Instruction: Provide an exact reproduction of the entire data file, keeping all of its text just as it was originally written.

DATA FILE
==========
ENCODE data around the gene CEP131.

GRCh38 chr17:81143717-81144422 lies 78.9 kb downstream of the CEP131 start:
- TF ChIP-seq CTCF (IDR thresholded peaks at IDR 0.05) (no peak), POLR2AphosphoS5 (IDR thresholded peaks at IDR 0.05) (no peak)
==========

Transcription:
ENCODE data around the gene CEP131.

GRCh38 chr17:81143717-81144422 lies 78.9 kb downstream of the CEP131 start:
- TF ChIP-seq CTCF (IDR thresholded peaks at IDR 0.05) (no peak), POLR2AphosphoS5 (IDR thresholded peaks at IDR 0.05) (no peak)